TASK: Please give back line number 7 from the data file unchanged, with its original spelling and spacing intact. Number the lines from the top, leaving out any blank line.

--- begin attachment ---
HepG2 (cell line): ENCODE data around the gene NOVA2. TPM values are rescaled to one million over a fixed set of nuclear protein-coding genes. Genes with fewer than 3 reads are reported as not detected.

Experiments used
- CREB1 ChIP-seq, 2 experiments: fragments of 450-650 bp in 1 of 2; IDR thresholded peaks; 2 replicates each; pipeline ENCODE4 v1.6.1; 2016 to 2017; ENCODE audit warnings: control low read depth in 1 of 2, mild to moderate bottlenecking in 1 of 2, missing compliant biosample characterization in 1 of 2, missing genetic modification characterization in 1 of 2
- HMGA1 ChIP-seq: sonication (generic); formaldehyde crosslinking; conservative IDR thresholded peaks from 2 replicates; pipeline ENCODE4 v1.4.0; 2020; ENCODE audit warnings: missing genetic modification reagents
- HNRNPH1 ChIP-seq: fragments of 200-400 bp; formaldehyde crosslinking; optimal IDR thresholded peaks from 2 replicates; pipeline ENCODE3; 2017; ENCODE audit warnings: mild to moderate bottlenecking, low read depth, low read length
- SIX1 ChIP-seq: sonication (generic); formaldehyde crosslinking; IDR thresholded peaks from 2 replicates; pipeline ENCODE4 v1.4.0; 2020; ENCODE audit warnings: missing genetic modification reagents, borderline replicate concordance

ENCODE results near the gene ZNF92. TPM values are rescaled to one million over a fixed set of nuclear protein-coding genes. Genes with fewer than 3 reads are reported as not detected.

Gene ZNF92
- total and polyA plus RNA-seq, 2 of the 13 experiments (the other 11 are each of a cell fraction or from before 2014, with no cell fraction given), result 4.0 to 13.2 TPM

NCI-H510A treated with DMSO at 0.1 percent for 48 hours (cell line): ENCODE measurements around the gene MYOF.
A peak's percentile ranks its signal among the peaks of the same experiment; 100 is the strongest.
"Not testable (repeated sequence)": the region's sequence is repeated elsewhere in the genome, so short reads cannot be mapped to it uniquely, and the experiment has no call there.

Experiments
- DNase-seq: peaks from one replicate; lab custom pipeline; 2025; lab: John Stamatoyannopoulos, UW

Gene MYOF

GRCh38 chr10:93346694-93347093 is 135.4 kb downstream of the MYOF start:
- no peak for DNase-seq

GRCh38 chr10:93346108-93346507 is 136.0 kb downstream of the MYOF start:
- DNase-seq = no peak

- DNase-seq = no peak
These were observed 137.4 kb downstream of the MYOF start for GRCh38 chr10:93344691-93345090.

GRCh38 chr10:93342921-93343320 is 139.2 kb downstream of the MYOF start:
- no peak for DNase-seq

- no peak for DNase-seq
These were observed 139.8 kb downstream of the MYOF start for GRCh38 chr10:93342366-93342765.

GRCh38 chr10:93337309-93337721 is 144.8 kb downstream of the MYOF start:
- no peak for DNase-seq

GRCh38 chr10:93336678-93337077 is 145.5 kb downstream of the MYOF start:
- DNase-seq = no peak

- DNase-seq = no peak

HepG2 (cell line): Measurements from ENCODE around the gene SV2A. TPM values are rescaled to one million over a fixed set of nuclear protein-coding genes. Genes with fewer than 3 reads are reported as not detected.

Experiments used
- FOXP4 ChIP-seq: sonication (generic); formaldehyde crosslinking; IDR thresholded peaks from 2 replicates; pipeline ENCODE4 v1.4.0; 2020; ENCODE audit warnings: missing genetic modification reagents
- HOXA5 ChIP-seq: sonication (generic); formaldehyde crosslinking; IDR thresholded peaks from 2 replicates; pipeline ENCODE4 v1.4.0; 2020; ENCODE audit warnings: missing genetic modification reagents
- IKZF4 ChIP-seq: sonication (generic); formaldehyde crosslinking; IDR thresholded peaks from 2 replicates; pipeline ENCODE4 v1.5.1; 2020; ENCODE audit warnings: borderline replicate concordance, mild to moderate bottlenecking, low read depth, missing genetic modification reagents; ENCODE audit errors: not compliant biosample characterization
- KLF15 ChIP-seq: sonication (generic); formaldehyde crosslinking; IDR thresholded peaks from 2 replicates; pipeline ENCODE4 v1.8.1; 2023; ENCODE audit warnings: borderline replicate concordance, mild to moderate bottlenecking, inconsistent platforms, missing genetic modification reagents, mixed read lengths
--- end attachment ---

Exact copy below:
ENCODE results near the gene ZNF92. TPM values are rescaled to one million over a fixed set of nuclear protein-coding genes. Genes with fewer than 3 reads are reported as not detected.